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How would I prove that if two polynomials (over reals) have a product of zero, then one of those polynomials must be zero?

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closed as off-topic by Najib Idrissi, Pedro Tamaroff Feb 25 at 20:56

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What did you tried to solve what you asked? – choco_addicted Feb 25 at 10:06

A different proof. All nonzero polynomials have a high order term $a_nx^n$ with $a_n\ne0$, $n\ge 0$ integer. (High order means that all terms in the polynomial have an exponent $\le n$; for example in $a+bx+cx^2$ the high order term is $cx^2$.) Suppose both of your polynomials have high order terms, $a_nx^n$ and $b_mx^m$ respectively, with $a_n\ne 0$ and $b_m\ne 0$. Then the term $a_nb_mx^{n+m}$ appears in the product, and what is more it is the only term where $x$ appears with exponent $n+m$. However, by our hypothesis $a_nb_m$ has to be zero. The product of two nonzero reals is nonzero. This is the desired contradiction.

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Of course, this is called the degree of the non-zero polynomial. Your proof more or less says that if both factors are non-zero, they have degrees $\ge 0$, and then the product polynomial can be seen to have the degree sum as its degree, and hence the product polynomial is non-zero as well. – Jeppe Stig Nielsen Feb 25 at 16:18
Yep. This is the problem with answering any question about something so basic: you have to ask yourself what well-established concepts and theorems are OK to use. Note I explained "high order term"; had I used degree I would have felt an urge to explain that. I once answered a question invoking the open mapping theorem for holomorphic functions when I could have used Liouville's theorem, and got a comment saying that the answer was esoteric. – ForgotALot Feb 25 at 17:20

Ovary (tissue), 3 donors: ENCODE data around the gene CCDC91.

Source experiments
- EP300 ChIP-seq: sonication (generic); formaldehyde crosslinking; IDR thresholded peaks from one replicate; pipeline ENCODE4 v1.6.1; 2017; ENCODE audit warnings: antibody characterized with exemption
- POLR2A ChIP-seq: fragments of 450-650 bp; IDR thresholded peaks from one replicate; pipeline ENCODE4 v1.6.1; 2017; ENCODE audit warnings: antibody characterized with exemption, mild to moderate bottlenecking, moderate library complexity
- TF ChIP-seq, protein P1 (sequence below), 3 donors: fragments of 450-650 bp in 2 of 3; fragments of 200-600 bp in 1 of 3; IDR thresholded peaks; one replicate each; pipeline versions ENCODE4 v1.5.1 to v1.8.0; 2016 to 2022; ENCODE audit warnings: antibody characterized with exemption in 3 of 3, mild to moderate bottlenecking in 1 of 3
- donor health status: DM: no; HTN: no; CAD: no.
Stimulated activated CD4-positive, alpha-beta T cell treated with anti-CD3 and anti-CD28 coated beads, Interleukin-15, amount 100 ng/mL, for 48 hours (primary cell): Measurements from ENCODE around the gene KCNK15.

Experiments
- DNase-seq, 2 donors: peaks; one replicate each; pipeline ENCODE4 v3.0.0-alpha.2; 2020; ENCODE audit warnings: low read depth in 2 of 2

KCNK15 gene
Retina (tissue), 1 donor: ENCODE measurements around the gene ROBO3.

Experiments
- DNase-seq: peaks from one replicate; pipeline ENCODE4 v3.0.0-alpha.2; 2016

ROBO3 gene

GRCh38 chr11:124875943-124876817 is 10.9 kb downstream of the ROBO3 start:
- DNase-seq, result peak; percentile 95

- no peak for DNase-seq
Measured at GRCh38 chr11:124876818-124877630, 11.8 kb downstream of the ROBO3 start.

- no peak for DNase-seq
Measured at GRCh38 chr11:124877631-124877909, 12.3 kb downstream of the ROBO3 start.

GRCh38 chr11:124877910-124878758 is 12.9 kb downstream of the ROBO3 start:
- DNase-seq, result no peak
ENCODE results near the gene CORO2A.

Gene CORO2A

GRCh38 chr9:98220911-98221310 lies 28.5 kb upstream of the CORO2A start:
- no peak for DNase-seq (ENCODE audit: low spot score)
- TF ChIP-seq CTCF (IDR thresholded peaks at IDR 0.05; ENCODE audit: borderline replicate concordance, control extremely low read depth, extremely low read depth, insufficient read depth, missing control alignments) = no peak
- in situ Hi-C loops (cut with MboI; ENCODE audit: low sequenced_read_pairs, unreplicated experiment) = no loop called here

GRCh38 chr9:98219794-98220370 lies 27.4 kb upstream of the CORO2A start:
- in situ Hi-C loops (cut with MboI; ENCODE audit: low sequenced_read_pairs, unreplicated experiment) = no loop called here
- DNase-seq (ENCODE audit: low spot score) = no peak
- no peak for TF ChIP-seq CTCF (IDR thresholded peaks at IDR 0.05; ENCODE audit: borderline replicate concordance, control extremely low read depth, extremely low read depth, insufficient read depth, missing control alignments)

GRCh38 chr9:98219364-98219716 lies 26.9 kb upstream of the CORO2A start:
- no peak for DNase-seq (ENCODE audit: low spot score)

This is one of those “proofs by contradiction” that’s really a proof by contraposition. Better to just show directly that $p \neq 0 \wedge q \neq 0 \implies pq \neq 0$. – Lynn Feb 25 at 17:43
This answer assumes that the only polynomial corresponding to the constant function 0 is the constant 0 polynomial. How can you be sure that some combination of lower order terms could not "cancel out" the highest order term? I would probably argue this with limits, but these are not available at this lever. – Steven Gubkin Feb 25 at 18:32
As regards how to prove that "some combination of lower order terms could not 'cancel out' the highest order term": you are suggesting in effect that there might be a polynomial with nonzero coefficients (the higher order term + the cancelling lower order terms) which is nonetheless zero for all real $x$. The most elementary proof that there isn't seems to me with an inequality showing that for large $x$ the high order term is larger in modulus than all others together. As always with these basic questions it is hard to know what well-known stuff can be taken for granted. – ForgotALot Feb 25 at 18:57